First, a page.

Programmable thermostats have become a popular way for people to reduce their energy use and save money on their energy bills. With the arrival of smart thermostats, many people are now investing in these ultra-programmable devices in order to eke every last bit of efficiency out of their heating and cooling system.
At least, that’s the idea. But do programmable thermostats really live up to their billing and help people reduce their energy costs? It turns out, the answer is more complicated that most people realize.
Energy Savings—In Theory
Many consumers opt for programmable thermostats because they have seen through another common energy myth—that keeping your home at a steady temperature uses less energy than turning your system on and off. In fact, it uses quite a bit more energy to run your furnace or air conditioner all the time than to turn them off when you don’t need them.
This means programmable thermostats have a theoretical advantage, because you can set them to turn on and off at regular intervals. With manual thermostats, your system may end up running when you don’t need it if you forget to adjust the temperature or aren’t around to turn the system off. Programmable thermostats should allow you to avoid these situations and save energy.
Real Savings Are Often Minimal
Despite the advantage that programmable thermostats should have, real studies have found that these devices often save people much less money energy than advertised. Other studies have even found that programmable thermostats may translate to higher energy use rather than lower. What’s going on?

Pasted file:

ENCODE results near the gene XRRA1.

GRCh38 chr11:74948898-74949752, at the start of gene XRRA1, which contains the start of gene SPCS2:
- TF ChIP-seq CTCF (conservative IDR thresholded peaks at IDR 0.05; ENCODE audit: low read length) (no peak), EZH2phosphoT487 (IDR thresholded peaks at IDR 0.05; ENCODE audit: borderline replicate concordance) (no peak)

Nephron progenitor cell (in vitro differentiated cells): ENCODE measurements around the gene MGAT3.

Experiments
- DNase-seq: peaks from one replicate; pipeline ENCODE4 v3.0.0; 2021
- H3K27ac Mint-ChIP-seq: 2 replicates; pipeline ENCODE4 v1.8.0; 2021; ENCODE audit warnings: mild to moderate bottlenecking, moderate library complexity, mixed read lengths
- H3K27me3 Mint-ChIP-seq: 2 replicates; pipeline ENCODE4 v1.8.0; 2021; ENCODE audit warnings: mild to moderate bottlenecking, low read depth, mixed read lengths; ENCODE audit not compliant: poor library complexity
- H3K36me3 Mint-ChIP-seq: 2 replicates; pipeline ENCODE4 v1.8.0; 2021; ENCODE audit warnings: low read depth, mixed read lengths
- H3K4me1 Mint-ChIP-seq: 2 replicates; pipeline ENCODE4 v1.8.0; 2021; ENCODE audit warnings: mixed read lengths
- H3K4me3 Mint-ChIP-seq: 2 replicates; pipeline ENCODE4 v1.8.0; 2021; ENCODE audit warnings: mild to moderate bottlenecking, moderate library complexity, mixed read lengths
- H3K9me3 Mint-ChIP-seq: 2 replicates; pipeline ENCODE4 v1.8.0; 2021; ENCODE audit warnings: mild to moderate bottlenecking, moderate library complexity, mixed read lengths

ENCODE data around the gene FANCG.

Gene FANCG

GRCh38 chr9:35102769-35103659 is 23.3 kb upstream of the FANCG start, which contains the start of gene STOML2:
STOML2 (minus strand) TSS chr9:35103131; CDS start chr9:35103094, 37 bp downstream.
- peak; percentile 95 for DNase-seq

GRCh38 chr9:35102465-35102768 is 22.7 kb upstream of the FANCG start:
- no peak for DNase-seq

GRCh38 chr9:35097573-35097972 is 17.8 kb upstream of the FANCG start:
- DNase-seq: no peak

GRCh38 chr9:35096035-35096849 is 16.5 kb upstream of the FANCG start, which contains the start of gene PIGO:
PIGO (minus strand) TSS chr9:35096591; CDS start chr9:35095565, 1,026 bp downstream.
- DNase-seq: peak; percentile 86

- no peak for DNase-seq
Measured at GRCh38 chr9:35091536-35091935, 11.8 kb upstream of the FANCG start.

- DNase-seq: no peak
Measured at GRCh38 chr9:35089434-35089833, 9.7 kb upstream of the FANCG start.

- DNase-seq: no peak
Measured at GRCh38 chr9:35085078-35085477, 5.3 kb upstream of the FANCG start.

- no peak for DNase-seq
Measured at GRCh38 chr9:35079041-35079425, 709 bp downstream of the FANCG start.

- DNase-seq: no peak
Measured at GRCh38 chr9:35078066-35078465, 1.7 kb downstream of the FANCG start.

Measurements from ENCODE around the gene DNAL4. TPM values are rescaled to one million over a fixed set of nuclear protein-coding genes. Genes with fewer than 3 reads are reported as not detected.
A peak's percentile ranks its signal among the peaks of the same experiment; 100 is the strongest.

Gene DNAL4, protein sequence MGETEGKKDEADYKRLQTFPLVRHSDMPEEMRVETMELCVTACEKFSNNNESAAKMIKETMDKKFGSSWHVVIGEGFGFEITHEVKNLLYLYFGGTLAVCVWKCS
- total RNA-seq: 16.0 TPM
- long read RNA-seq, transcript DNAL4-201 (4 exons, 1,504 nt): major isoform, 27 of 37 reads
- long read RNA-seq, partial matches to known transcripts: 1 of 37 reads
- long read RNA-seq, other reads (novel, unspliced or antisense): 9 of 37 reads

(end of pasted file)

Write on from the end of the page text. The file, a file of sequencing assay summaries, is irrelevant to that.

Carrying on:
It turns out that people are the wild cards in the thermostat game. Many people don’t use their programmable thermostats they way they are meant to be used, and the results can be costly.
Some people, for example, use their programmable thermostats to run the air conditioner during the day and the heater at night. This means that the HVAC system not only runs all the time, but has to overcome a much greater temperature range than if the system were turned off and the house allowed to cool or warm naturally.
Other people take an excessively hands-off approach with their programmable thermostats. They may leave their system running normally even if they leave for vacation, or let the heat turn on early in the morning even when they sleep in on the weekends.
How to Get the Most Out of Your Programmable Thermostat
This doesn’t mean that programmable thermostats can’t save you money. Most studies have shown that these thermostats do bring energy savings, even if the average savings is lower than the commonly advertised figures. And if you use your programmable thermostat the right way, you can get energy savings that are well above average.
The most important step toward saving money with a programmable thermostat is programming at least eight hours of setback time. Studies have found that eight hours of setback equals about a one percent energy savings for every degree that you turn the thermostat down.
You can also save energy with your thermostat by programming different temperatures by season. By choosing a temperature on the higher end of comfortable in the summer, and the lower end of comfortable in the winter, you can rack up significant energy savings.
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